On April 26, 1986, a devastating nuclear disaster took place at the Chernobyl Nuclear Power Plant in the Soviet Union. The incident is back in the public consciousness right now due to the success of the HBO show Chernobyl that dramatizes the events surrounding the accident.

Much of what happened before, during, and after the 1986 event is still the cause of much debate due to the secrecy of the Soviet Union. But one thing is for sure: the Chernobyl accident is considered the worst nuclear power plant disaster in history.

Here are 10 facts about the terrifying Chernobyl disaster and its aftermath.

1. Casualty rate: Unknown

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It’s sometimes strange how different paths in life come together and suddenly your path takes an unexpected direction. The path towards Chernobyl with @jonadbo. We have been there twice now and it remains such a special place because of its history. We ended up there to photograph abandoned locations and we got fascinated by the history. Ofcourse I have watched the HBO series and it’s made so accurate. It’s very realistic and I recognized so many places. I hope that the ghost town of Prypjat remains protected from mass tourism, that it does not deteriorate even more and that nature can still run its own way. So keep it nice. In the end we all have our reason to visit this city. First picture: @jonadbo #pripyat #chernobylzone #chernobyl #ukrain #decay #abandoned #deserted #netflix #disaster #rooftop #tsjernobyl #urbex #urbexphotography #belgiumphotography #belgiumphotographer #canonbelgium #urbexkings #abandonedafterthedark #urbextopia #urbexbelgie #forgotten #forgottenplace #chernobyltour @urbexchampions @urbex_kings @urbexeurope @urbex_3336 @abandonedafterdark @urbex_utopia @urbex_supreme @deurbex

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The number of victims that can be blamed on the accident ranges anywhere from 4,000 to 90,000. Two people died in the initial blast, 29 people died from radiation sickness in the months after the accident, and there are literally thousands that may die from radiation-related causes in the future.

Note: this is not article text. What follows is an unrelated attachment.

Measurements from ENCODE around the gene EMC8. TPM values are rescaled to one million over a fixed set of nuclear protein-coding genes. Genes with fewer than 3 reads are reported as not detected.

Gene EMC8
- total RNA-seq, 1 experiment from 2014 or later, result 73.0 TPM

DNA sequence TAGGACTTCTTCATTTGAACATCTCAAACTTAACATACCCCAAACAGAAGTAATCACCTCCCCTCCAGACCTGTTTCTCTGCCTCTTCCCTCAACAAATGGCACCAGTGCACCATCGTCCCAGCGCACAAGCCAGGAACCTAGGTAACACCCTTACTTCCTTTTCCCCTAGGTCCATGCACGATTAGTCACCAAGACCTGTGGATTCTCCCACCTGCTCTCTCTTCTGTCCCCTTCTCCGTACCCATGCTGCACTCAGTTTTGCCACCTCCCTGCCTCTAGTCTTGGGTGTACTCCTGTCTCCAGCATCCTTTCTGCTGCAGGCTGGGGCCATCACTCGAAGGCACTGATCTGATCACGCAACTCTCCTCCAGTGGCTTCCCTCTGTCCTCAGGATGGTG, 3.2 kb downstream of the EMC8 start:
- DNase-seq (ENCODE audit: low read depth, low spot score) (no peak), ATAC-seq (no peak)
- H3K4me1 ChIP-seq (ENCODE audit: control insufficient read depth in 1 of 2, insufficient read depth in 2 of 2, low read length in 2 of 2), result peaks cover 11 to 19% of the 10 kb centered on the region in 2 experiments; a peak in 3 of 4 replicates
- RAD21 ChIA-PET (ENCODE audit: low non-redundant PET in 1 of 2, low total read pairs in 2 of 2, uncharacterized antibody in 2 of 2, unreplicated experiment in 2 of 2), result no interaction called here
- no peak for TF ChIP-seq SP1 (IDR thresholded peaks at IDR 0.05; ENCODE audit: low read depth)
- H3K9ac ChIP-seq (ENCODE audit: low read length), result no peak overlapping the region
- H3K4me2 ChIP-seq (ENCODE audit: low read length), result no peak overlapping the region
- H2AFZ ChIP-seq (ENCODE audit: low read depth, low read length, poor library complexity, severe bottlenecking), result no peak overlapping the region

2. A gruesome death

One of the first firefighters who responded to the accident scene was Vasily Ignatenko. He suffered a terrible two-week death from his exposure to radiation, including excreting blood and mucus 25 times a day and coughing up pieces of his own internal organs.

3. Other ailments

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⚠️ On April 26, 1986, the fourth block was destroyed, the reactor was completely destroyed. The largest accident of this kind in the history of nuclear energy, the estimated number of dead and wounded and economic damage. ⠀ ⚠️ 134 people suffered radiation sickness. More than 115 thousand people from the 30-kilometer zone were evacuated. More than 600 thousand people took part in the aftermath of the accident. During the first three months after the accident, 31 people died, another 19 deaths from 1987 to 2004 can be explained by its direct consequences. ⠀ ⚠️ Unlike the bombings of Hiroshima and Nagasaki, the explosion resembled a very powerful "dirty bomb" – radioactive contamination became the main striking factor.

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People in neighboring areas had to flee their homes and complained of such symptoms as “black spots,” bodies getting “fat, like a barrel,” and turning “black, like coal, and shrinking.”

4. Radiophobia

Because women were terrified of possible radiation poisoning, there were an estimated 100,000-200,000 abortions in Europe after the Chernobyl disaster.

5. Dead trees everywhere

The area around the nuclear power plant became known as The Red Forest because the trees died and turned a ginger color after the accident.

6. Lingerers

Although it’s illegal to live in the area around the plant known as the Zone of Alienation, or the Exclusion Zone, it’s estimated that 130-150 people still live there, many of them older women taking care of their family’s land.

7. Poor animals

If you’ve seen the show, you know that people were not allowed to evacuate with their pets. This actually happened and units were sent in to put the animals down.

8. But…there are still hundreds of dogs there

Descendants of the dogs who survived the aftermath of the disaster still live in the Exclusion Zone. There are an estimated 300 stray dogs here. You can help them out by donating HERE.

9. Tourist spot

Tourists can visit the Exclusion Zone, and it’s actually become pretty trendy after the success of the HBO show about the disaster.

10. Ghost town

There is an abandoned amusement park in nearby Pripyat that looks like something out of a horror film.

While it’s truly terrifying what happened at Chernobyl, the strength that the people of Russia have shown in the face of unimaginable devastation should be commended.